Potential Draft Picks: Javier Arenas, CB, Alabama
The Cowboys trio of cornerbacks are just about as good as one could hope for. Starters Terence Newman and Mike Jenkins were Pro Bowlers. Nickel second-year man Orlando Scandrick did take a step back from his rookie year, but improved vastly in the second half of the 2009 season.
Despite being on the field for just 573 snaps (as compared to 944 and 1,007 for Jenkins and Newman, respectively), Scandrick was targeted nearly as much as the starters. In fact, Scandrick was targeted on 14.5 percent of snaps which he took the field, highest in the entire NFL. While a large part of this number is certainly due to the talent of Jenkins and Newman, Scandrick did struggle a bit in the slot. His speed allows him to nearly always be in position, but he just did not make plays on the ball.
Still, Scandrick is a solid third cornerback. The Cowboys, if you remember, even began the 2009 season rotating starts between Scandrick and Jenkins before ultimately handing the job over to Mike.
As we all know, though, you can never have too many talented cornerbacks. Newman stayed healthy all of last season, but that is a bit of a rarity. The team cannot expect that again and should be well-equipped to deal with an injury or two down the stretch.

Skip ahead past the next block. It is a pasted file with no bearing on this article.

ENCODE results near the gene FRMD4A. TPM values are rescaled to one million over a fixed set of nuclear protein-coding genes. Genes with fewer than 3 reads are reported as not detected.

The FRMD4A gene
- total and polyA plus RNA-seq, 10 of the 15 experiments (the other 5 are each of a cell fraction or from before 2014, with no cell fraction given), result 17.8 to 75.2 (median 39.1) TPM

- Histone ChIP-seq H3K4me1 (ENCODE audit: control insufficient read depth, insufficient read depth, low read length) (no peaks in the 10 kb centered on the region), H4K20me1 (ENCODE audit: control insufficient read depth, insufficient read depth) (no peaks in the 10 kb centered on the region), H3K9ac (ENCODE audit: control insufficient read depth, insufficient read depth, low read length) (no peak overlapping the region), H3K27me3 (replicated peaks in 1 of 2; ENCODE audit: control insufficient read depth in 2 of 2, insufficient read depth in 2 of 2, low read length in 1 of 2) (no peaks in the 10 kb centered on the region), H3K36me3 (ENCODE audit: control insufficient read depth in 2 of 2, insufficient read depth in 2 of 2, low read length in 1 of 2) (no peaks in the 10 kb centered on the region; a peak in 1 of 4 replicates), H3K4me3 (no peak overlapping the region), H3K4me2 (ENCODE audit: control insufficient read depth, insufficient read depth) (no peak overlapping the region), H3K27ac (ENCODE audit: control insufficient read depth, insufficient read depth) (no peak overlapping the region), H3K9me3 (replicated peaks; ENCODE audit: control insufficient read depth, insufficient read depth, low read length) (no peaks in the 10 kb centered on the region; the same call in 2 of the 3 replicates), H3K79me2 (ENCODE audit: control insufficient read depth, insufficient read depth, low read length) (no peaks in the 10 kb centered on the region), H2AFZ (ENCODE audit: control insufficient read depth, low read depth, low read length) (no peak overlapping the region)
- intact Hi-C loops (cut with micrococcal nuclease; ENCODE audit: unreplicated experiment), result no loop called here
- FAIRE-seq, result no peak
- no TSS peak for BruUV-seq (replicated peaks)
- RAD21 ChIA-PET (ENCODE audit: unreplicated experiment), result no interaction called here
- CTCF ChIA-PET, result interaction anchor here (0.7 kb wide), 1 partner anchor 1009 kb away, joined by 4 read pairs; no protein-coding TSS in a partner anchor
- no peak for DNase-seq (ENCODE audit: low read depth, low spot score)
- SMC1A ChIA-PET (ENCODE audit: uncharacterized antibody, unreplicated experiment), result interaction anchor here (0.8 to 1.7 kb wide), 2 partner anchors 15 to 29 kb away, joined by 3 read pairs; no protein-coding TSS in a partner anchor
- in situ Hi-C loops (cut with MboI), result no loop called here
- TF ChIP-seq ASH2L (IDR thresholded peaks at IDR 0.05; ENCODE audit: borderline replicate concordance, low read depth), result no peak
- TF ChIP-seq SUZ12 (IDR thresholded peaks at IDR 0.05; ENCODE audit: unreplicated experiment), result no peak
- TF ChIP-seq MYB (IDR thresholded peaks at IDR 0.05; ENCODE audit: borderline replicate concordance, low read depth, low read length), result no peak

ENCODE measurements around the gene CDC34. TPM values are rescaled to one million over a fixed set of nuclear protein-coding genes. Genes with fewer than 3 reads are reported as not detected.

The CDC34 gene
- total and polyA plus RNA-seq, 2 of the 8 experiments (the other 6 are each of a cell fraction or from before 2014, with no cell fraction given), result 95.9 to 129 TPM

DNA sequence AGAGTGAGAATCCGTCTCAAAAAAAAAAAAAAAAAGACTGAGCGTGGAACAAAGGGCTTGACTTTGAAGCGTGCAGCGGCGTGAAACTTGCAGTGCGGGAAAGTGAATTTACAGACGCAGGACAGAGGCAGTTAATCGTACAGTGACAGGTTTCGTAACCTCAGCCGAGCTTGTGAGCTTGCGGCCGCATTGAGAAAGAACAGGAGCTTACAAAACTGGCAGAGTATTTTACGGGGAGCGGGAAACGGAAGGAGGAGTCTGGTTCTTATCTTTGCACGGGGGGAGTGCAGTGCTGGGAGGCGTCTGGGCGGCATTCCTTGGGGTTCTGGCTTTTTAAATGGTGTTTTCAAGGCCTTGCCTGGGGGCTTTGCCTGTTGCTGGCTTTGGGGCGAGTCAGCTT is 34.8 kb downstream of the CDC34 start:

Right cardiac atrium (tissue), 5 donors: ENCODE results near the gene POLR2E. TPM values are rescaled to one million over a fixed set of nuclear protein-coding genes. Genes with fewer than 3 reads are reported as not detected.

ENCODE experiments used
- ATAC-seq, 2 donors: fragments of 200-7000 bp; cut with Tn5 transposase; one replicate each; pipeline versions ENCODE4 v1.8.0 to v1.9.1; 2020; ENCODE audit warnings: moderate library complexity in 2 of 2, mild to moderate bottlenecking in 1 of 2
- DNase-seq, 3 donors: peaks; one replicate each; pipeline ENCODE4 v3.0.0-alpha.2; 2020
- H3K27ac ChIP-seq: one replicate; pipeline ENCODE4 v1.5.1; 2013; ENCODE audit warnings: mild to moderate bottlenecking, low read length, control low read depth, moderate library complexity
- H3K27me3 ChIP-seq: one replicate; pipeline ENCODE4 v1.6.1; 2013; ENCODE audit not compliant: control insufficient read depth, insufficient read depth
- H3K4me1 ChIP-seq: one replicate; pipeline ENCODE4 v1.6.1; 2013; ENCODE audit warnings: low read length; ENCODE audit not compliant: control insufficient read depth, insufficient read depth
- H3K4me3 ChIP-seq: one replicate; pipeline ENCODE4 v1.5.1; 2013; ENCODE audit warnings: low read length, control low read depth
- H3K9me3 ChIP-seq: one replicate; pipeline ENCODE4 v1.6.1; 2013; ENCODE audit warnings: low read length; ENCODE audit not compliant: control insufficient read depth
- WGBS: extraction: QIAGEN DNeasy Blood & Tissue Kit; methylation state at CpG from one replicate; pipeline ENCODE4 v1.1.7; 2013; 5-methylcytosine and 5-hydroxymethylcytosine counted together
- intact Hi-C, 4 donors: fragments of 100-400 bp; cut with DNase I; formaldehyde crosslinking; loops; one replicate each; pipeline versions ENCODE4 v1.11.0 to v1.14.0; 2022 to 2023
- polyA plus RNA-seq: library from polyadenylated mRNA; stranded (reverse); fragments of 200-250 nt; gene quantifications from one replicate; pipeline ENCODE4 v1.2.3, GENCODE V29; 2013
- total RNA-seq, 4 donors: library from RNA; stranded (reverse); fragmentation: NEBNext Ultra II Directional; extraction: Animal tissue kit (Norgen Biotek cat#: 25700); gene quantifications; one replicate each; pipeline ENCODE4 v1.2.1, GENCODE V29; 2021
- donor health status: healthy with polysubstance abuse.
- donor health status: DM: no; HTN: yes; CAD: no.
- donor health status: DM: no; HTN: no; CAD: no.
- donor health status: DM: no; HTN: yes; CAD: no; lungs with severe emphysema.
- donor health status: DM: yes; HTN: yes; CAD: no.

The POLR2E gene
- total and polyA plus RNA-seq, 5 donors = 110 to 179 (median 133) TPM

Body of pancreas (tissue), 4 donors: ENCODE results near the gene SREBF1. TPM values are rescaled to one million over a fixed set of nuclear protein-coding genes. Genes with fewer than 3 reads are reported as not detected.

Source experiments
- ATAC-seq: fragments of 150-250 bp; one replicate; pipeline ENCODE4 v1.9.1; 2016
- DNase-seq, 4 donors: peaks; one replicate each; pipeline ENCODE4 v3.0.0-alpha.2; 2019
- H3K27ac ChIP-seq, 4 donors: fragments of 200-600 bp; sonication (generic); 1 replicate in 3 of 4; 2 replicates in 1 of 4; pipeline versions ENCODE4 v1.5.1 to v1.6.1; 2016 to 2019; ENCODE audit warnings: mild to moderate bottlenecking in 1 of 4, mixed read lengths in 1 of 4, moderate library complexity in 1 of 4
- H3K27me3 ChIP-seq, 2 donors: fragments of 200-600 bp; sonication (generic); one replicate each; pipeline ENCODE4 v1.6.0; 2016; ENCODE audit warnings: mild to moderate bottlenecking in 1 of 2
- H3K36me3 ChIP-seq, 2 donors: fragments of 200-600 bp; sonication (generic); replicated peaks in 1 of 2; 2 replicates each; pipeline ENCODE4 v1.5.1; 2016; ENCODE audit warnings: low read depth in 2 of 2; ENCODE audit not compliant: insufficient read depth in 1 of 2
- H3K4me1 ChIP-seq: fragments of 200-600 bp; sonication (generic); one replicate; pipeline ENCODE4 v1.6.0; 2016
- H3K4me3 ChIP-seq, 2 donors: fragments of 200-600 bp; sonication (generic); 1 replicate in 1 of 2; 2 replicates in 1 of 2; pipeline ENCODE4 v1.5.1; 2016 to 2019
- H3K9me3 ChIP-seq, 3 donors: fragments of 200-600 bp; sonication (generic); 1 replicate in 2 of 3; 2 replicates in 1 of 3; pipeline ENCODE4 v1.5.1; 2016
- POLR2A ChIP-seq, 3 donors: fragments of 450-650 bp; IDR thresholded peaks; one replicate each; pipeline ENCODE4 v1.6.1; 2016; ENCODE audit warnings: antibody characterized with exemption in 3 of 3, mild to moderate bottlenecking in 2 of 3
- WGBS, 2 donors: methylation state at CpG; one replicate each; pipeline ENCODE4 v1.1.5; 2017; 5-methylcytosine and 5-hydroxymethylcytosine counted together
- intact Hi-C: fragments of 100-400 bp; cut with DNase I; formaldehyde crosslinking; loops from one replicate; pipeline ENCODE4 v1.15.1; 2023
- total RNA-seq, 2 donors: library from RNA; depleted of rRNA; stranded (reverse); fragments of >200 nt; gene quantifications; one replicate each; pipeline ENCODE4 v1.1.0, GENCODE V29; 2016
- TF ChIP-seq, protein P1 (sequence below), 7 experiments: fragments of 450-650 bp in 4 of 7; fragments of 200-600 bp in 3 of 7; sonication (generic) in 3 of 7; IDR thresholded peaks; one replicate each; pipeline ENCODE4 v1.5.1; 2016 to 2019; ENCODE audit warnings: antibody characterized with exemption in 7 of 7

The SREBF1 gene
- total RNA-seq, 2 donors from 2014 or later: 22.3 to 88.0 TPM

The depth of the position allows the team to not necessarily focus on cornerback, but simply select one in the middle or late rounds if he is the best player on their board. Alabama CB Javier Arenas, who we profiled as one of our ten players to watch at the NFL Combine this week, might be a good selection. The versatility he provides with his return abilities would justify the pick.
Let’s start with the physical: Arenas is small. He might have been a first round selection if it wasn’t for his 5’9” frame. At that height, you would want Arenas to have blazing speed, but he doesn’t. He may run a mid-4.4 at the Combine.
Despite his lack of top-end speed, Arenas is a very good athlete. At corner, he has very fluid hips and adequate ball skills. He may have trouble competing to get the ball at its highest point, so his vertical leap could be more important than it is for other prospects.
Arenas is a tremendous return man that is capable of returning both punts and kickoffs. In 2009, he averaged over 15 and 29 yards on punt returns and kick returns, respectively. He displays outstanding vision on returns and doesn’t take too many wasted steps, getting upfield smoothly. He often resembles a running back once he gets his hands on the ball.
Overall, Arenas’ fluidity and return ability reminds us of Boise State prospect and fellow cornerback Kyle Wilson. Again, if Arenas was two inches taller, we believe he would be a borderline first round selection.
With teams placing an increased emphasis on the return game, the ability to return both punts and kickoffs could vault Arenas into the second round. To go there, though, he would have to prove to a team that he is capable of playing as a nickel CB.
Arenas would be an incredible pick in the back of the third round (Cowboys select #91). If he drops that far and Dallas has not yet upgraded the returner spots, expect Arenas to be a possibility to come in and become a return specialist who will add depth to the cornerback spot, perhaps pushing Alan Ball to full-time free safety.